Orla Clancy
via canvoo.com
Marian, I can't say I blame you. I would describe such a primadonna as a wanker - bit rude I know, but a perfectly apt for his behaviour.

Virginia, I suppose that a painting could be considered more (much more!) than the sum of its parts, given that there is more to a piece that merely paint and canvas, that someone worked them in a certain way for a certain effect? It is a good point though ....

Sharon, I totally agree, many artists will fall away over time. The ones that make big headlines might remain known for a bit longer.

Carlos Thága
via canvoo.com
Orla Clancy! congratulations wish you every success and achievements!

Carlos Thága
via canvoo.com
Sharon Weaver! our contemporary world is a different world at the time of the Impressionists and other mais.vivemos in a new era of globalization and some things are related to outras.alguns artists contemporaries are lost because they lose the power to continue the ideas that launched ! do a good job for a while and then they are copying the same lack of new selective and tabled.This world is cruel, that accompanies or is you is the law traz.esta for selecting the qualification of survival.

Carlos Thága
via canvoo.com
Virginia Giordano! I think this question! not find the color for the market to buy what makes diferença.Mas but what you propose with color! this makes a difference! and otherwise takes into account what is in the mind artist!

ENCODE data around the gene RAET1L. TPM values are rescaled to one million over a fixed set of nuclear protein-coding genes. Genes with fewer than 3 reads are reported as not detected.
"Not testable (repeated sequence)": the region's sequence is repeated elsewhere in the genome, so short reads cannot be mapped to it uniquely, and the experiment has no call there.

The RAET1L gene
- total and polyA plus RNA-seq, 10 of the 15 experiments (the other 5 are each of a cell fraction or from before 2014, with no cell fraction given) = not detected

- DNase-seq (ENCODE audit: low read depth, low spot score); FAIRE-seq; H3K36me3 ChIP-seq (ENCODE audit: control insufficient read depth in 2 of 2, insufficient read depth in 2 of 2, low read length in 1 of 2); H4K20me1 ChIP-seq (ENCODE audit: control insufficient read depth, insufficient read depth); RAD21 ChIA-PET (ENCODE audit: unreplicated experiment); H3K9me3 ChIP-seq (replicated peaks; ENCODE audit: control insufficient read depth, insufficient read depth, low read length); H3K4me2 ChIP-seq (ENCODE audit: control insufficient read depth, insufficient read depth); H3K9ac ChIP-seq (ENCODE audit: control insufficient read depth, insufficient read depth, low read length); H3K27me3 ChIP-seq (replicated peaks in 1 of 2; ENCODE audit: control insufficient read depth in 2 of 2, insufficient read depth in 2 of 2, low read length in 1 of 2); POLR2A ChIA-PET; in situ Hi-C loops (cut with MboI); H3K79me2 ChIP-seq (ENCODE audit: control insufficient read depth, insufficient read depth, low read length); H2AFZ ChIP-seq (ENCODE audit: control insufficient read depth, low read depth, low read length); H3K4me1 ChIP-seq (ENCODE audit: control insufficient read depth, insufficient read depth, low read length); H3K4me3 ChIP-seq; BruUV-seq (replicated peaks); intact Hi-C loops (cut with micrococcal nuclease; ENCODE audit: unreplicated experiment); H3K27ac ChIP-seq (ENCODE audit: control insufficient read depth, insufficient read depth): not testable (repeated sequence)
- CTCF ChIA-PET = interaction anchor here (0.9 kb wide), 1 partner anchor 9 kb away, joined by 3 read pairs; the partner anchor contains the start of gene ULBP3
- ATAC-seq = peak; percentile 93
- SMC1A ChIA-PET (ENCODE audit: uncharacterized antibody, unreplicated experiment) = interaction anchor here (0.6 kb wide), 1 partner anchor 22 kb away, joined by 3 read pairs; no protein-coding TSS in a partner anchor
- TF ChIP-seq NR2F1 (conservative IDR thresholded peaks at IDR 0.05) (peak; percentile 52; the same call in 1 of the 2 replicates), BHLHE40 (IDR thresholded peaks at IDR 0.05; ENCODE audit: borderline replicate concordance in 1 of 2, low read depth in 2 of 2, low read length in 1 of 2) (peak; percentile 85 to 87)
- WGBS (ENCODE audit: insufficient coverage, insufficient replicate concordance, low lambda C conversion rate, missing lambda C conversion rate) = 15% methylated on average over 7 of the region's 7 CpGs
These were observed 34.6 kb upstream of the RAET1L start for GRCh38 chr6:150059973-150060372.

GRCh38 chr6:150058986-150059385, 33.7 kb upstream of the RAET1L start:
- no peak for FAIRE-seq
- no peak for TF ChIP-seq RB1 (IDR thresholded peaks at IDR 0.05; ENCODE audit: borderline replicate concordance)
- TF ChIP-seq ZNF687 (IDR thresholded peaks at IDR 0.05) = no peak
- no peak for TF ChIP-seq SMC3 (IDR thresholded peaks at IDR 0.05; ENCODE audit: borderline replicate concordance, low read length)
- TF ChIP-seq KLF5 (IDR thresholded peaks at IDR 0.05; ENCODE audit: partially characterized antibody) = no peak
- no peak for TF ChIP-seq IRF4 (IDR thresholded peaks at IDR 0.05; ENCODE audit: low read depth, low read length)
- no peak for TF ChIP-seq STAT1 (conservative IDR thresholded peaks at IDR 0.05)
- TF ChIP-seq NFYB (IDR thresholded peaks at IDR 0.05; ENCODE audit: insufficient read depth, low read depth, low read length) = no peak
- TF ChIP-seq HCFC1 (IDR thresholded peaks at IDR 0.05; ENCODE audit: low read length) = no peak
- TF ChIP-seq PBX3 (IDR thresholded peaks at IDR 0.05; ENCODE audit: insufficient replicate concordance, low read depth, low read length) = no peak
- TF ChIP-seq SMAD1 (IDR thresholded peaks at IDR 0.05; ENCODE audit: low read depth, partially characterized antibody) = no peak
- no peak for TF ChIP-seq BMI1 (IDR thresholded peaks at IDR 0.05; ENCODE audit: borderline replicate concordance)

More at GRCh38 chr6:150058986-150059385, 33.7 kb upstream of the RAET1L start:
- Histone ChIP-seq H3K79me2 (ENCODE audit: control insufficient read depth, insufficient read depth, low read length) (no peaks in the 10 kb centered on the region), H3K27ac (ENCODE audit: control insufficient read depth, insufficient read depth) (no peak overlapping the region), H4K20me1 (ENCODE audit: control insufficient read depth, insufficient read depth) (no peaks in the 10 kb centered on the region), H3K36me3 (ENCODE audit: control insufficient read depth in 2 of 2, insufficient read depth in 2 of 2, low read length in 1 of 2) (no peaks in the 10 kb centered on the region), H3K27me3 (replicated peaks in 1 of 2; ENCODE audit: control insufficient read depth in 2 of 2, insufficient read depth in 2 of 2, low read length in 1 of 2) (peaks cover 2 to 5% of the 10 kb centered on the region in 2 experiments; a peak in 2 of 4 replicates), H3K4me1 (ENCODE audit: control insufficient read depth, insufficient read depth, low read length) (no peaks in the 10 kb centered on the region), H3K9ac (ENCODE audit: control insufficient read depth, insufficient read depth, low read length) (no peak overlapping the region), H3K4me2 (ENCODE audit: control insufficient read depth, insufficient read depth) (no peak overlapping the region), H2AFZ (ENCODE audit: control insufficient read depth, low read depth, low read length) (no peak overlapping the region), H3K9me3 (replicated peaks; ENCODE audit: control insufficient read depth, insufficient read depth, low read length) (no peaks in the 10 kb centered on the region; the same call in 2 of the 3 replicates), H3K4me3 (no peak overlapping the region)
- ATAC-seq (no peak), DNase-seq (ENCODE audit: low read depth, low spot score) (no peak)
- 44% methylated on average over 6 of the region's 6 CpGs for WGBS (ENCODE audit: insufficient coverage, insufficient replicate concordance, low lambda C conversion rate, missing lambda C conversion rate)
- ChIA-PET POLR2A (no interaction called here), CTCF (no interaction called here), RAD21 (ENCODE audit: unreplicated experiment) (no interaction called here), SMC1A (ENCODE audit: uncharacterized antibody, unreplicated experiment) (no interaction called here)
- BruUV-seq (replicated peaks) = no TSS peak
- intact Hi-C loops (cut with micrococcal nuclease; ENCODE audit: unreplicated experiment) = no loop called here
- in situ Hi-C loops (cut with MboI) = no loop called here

Carlos Thága
via canvoo.com
Marian Fortunati! firstly I do not particularly believe in jury! they are human, have preferences, and can be bribed sinpatias! then this artist has not learned most of the arts that is to be humble!


Lorraine Vail
via canvoo.com
Dear Carlos,
Please, you are making me want to drop out of the conversation. Can you see that the frequency of your comments are dominating the conversation? I don't mean to hurt your feelings, and this is not a comment on your content. Just the frequency and your need to respond to each person individually.

Carlos Thága
via canvoo.com
Lorraine Vail Thanks for sending me this message, the fact is that the e-mail come to me and ask me to answer, do not be jealous because we are different customs and culture, it was not my intention to divert attention from nimguem. respond to and participation in education and a debate.irei cancel my holdings so that you can brilhar.Obrigado!


Jan
via canvoo.com